Show simple item record Simpson, Leanne R. en_US 2007-05-25T18:32:15Z 2007-05-25T18:32:15Z 1999-03-01T00:00:00Z en_US
dc.description.abstract Indigenous Peoples living in North America have been using their knowledge to live sustainably for thousands and thousands of years. Recently, the dominant society has developed an interest in what has become known as Traditional Ecological or Environmental Knowledge (TEK). The objective of this study is to examine the concept of TEK from Aboriginal and non-Aboriginal perspectives using the current literature and my own experiences in a First Nation community; to use an appropriate non-western methodology to learn about Indigenous Knowledge from members of a First Nation; and to use my experiences working with the community to demonstrate how western society constructs TEK, the implications of textualizing oral knowledge and of sharing knowledge in terms of marginalization and the appropriation. Chapter One provides an introduction and a brief theoretical overview of TEK research in Canada, and Chapter Two consists of a literature review of TEK and its uses by Aboriginal and non-Aboriginal societies. Chapter Three is a detailed outline of the Anishinaabe methods of inquiry, including learning-by-doing, dreaming, ceremonies, story telling and self knowledge. Chapter Four consists of a personal narrative that is interwoven with excerpts from Aboriginal experts in the literature regarding TEK and discusses the manufacturing of TEK by the dominant society, textualizing, sharing knowledge and the misappropriation of TEK. Chapter Five concludes by pulling together a series of recommendations for TEK research in the future. en_US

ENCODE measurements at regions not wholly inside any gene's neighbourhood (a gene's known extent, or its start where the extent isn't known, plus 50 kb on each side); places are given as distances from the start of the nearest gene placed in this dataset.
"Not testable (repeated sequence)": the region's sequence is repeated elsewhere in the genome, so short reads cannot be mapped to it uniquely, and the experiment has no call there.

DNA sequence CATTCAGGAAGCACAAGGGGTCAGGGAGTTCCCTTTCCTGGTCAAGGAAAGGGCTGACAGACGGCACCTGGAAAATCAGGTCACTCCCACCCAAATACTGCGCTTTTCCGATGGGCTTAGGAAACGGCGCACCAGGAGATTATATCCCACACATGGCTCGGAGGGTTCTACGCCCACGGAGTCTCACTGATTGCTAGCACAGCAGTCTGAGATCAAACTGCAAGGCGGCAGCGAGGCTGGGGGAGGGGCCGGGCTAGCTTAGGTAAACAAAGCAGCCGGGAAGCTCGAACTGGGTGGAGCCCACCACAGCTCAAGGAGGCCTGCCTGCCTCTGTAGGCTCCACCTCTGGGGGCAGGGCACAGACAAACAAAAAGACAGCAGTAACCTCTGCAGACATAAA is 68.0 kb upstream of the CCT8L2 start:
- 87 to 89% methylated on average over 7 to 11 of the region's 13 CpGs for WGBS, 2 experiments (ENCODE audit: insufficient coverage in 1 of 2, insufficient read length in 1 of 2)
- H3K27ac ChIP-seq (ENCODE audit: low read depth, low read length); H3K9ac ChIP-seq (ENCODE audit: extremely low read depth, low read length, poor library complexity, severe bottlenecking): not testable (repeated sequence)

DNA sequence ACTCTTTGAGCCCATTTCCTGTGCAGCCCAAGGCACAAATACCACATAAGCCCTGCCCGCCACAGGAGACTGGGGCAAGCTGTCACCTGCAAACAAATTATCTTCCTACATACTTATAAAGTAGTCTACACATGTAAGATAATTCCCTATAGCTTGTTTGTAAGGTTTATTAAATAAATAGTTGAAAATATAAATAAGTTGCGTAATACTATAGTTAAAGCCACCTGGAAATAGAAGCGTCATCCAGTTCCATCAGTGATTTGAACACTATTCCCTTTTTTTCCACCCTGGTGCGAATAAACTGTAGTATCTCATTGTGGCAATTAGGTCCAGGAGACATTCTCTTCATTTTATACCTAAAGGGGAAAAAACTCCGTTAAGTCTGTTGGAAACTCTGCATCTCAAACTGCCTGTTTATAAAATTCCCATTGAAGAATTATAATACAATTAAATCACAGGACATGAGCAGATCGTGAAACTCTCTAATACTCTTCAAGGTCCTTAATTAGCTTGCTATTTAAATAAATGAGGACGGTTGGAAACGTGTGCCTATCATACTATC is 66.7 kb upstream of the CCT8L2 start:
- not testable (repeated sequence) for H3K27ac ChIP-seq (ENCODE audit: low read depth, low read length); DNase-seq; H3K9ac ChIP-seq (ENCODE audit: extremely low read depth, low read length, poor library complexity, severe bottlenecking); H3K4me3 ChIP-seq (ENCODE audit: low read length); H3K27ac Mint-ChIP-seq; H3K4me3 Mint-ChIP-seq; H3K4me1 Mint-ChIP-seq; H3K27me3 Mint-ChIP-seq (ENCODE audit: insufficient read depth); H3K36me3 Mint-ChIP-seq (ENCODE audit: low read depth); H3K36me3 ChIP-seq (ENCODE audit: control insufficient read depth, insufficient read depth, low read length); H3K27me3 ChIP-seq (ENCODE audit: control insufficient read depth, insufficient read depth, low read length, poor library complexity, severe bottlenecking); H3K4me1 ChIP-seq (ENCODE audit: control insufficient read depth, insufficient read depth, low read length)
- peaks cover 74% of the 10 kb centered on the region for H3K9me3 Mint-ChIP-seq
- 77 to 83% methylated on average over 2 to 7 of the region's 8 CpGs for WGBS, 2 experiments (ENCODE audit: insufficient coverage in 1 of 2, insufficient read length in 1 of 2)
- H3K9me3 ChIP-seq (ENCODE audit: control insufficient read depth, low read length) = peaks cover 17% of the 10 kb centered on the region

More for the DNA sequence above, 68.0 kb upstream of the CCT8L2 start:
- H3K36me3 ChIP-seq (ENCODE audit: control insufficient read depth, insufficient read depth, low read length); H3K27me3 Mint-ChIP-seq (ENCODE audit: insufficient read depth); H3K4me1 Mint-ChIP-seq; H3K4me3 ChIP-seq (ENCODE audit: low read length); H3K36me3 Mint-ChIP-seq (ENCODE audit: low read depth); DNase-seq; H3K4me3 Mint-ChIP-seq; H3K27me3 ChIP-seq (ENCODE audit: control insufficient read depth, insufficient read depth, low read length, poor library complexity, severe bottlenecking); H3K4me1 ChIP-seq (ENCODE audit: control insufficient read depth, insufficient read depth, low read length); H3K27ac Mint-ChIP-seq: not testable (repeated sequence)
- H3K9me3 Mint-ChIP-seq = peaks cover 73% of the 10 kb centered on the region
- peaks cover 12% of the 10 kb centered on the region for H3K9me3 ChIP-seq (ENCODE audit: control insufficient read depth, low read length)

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dc.language en en_US
dc.language.iso en_US
dc.title The construction of traditional ecological knowledge, issues, implications and insights en_US Anthropology en_US Doctor of Philosophy (Ph.D.) en_US

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